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Natural gum

Natural gums are polysaccharides of natural origin, capable of causing a large viscosity increase in solution, even at small concentrations. In the food industry they are used as thickening agents, gelling agents, emulsifiers and stabilisers.

Examples include:

  • Agar (E406), obtained from seaweed
  • Alginic acid (E400), from seaweed
  • Beta-glucan, from oat or barley bran
  • Carrageenan (E407), from seaweed
  • Chicle gum, an older base for chewing gum obtained from the chicle tree
  • Dammar gum, from the sap of Dipterocarpaceae trees
  • Gellan gum (E418), produced by bacterial fermentation
  • Glucomannan (E425), from the konjac plant
  • Guar gum (E412), from guar beans
  • Gum arabic (E414), from the sap of acacia trees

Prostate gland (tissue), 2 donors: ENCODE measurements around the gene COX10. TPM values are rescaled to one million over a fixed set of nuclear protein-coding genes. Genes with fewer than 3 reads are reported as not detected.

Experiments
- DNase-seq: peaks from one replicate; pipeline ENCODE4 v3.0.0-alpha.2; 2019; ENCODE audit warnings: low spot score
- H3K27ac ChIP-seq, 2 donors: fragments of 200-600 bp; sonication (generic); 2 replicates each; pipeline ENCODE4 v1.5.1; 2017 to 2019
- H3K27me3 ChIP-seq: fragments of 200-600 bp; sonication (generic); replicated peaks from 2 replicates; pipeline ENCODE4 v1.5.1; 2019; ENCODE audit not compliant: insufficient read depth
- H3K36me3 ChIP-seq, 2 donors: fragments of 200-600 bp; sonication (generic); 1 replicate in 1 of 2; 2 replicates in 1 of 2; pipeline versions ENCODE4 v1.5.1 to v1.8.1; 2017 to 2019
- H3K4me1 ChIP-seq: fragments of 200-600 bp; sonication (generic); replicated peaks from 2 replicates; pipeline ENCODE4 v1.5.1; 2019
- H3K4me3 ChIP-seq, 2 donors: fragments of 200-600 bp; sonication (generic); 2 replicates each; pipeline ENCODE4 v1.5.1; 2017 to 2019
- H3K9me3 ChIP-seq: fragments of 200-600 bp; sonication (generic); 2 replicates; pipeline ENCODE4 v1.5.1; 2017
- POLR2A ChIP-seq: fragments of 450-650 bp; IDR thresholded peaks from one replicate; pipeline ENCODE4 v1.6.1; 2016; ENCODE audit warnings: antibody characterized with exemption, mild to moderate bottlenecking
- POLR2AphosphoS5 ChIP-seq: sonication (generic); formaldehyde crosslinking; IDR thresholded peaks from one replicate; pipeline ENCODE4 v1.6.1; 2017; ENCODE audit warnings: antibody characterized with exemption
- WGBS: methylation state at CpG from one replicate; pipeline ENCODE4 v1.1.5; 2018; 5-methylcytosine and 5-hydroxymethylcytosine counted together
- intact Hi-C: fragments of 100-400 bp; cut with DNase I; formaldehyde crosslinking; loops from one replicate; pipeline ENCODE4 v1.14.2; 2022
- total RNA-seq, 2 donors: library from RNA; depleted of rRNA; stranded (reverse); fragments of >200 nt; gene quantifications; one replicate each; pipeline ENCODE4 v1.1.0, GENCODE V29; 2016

• Gum ghatti, from the sap of Anogeissus trees
  • Gum tragacanth (E413), from the sap of Astragalus shrubs
  • Karaya gum (E416), from the sap of sterculia trees
  • Locust bean gum (E410), from the seeds of the carob tree
  • Mastic gum, a chewing gum from ancient Greece obtained from the mastic tree
  • Psyllium seed husks, from the Plantago plant
  • Sodium alginate (E401), from seaweed
  • Spruce gum, a chewing gum of American Indians obtained from spruce trees
  • Tara gum (E417), from the seeds of the tara tree
  • Xanthan gum (E415), produced by bacterial fermentation
This article is licensed under the GNU Free Documentation License. It uses material from the Wikipedia article "Natural_gum". A list of authors is available in Wikipedia.
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